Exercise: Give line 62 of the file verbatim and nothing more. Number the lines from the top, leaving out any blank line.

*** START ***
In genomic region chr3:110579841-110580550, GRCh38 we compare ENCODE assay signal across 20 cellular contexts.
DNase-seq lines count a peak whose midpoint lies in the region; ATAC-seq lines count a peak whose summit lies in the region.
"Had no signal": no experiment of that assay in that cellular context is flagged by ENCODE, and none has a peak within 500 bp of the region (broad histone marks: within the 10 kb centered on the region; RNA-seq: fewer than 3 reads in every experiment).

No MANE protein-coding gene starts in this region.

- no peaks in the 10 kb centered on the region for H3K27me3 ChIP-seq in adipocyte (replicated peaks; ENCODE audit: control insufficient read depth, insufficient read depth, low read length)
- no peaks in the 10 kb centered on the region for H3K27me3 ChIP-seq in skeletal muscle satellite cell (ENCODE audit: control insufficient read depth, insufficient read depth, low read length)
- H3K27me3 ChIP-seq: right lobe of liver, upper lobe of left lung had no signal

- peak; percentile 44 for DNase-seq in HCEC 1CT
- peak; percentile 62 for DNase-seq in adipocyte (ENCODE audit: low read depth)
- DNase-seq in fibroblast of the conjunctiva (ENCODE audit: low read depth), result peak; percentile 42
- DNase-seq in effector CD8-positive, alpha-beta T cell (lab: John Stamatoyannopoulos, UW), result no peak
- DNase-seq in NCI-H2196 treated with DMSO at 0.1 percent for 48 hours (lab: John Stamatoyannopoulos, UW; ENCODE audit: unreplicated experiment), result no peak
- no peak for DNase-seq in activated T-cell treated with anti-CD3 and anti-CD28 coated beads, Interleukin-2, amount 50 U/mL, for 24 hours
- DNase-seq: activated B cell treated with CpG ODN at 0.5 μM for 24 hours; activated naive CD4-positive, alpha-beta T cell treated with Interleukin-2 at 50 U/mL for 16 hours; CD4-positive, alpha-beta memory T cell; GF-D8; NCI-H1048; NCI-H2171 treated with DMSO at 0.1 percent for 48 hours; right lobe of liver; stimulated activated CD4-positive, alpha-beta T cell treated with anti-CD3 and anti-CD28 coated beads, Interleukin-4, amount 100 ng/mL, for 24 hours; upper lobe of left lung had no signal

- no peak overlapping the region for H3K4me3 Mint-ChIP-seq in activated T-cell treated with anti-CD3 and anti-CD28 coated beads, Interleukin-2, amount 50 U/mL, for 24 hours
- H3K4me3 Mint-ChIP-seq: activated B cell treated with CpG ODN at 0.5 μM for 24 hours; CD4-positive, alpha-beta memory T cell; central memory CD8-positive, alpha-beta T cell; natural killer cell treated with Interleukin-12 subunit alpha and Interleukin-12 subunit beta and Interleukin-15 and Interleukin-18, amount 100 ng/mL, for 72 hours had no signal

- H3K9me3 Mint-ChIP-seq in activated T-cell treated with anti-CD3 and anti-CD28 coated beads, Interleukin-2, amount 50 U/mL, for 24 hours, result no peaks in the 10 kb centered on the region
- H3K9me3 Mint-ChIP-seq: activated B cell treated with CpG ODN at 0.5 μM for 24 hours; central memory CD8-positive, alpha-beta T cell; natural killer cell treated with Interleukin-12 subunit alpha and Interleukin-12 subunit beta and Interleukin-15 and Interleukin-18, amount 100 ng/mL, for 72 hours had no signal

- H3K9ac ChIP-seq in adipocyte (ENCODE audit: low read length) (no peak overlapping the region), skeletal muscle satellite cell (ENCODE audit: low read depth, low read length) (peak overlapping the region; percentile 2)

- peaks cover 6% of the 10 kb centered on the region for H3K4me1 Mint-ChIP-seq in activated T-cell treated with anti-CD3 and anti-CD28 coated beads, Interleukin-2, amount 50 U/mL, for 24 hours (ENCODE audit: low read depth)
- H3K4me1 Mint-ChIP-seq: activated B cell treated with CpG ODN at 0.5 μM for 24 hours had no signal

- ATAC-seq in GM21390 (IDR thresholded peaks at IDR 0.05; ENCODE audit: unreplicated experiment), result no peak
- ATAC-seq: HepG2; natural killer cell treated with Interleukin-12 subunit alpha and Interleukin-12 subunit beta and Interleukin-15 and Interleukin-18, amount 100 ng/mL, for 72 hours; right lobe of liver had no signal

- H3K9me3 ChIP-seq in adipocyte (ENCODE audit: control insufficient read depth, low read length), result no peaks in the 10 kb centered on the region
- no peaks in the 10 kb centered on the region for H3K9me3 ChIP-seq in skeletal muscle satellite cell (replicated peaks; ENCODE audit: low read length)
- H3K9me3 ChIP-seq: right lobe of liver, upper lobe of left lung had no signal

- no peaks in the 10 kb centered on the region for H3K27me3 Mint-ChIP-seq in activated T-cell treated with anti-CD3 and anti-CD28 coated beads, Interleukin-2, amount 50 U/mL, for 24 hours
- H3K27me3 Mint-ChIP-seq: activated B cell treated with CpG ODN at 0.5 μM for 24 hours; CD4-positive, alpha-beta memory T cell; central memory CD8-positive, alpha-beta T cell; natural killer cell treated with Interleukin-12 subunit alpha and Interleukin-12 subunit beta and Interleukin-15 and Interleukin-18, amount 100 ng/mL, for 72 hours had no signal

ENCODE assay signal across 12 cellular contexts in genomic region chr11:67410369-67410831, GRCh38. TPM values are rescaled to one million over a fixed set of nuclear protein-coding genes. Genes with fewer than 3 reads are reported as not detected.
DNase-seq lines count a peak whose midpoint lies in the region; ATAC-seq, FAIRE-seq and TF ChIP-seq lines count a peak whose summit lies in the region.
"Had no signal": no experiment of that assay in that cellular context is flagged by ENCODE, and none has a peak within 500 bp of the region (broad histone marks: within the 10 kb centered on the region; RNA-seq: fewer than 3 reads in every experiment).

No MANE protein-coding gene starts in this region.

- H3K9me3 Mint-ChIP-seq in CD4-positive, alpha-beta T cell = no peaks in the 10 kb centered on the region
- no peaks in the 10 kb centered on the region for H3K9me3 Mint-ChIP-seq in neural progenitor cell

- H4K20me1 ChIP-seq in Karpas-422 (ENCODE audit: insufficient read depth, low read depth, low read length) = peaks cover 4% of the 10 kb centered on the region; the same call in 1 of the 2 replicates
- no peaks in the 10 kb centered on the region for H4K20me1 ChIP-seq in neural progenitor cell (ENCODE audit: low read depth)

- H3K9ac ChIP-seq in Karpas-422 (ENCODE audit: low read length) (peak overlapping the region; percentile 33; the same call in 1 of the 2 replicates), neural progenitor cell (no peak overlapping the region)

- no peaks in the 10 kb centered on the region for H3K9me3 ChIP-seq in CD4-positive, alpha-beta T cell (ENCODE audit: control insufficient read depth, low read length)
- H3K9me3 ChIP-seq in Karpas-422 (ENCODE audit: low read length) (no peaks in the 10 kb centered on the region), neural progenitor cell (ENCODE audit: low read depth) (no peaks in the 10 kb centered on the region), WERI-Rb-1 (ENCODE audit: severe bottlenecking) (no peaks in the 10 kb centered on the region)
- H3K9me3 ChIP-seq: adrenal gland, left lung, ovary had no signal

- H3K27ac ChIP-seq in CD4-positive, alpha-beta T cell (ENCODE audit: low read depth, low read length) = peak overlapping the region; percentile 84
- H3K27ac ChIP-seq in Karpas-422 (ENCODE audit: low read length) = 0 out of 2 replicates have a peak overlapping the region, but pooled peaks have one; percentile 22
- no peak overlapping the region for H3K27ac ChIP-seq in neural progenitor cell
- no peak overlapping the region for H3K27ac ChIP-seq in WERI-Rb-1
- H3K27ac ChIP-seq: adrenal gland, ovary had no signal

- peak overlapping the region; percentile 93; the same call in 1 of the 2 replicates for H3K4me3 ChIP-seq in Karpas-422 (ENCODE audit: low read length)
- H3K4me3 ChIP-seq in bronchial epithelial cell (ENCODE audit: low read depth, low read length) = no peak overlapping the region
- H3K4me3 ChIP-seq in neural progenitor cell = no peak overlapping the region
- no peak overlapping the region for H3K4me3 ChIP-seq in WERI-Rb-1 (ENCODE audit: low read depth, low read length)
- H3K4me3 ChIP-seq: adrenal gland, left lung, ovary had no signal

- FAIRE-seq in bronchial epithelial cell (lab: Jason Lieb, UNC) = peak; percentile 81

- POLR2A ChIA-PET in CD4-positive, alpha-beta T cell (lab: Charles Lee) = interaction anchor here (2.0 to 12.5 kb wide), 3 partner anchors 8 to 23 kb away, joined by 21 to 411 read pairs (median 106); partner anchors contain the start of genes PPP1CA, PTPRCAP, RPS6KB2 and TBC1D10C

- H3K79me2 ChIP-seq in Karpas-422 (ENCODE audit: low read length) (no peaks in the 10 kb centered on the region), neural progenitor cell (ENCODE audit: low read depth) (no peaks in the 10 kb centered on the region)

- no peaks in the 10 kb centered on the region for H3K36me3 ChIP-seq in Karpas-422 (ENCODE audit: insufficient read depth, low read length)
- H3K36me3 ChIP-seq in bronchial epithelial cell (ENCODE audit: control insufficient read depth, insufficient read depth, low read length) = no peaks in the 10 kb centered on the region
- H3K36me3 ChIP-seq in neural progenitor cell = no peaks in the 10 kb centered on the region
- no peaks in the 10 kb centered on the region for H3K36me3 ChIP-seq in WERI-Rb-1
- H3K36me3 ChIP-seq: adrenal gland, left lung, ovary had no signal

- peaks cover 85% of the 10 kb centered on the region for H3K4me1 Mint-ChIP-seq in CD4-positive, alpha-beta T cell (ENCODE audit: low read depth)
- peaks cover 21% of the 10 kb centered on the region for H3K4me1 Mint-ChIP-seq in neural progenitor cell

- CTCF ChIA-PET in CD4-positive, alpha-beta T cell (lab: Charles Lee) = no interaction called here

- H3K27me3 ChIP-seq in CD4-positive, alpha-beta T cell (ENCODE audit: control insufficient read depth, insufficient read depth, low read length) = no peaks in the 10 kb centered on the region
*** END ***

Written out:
- H3K27me3 ChIP-seq in CD4-positive, alpha-beta T cell (ENCODE audit: control insufficient read depth, insufficient read depth, low read length) = no peaks in the 10 kb centered on the region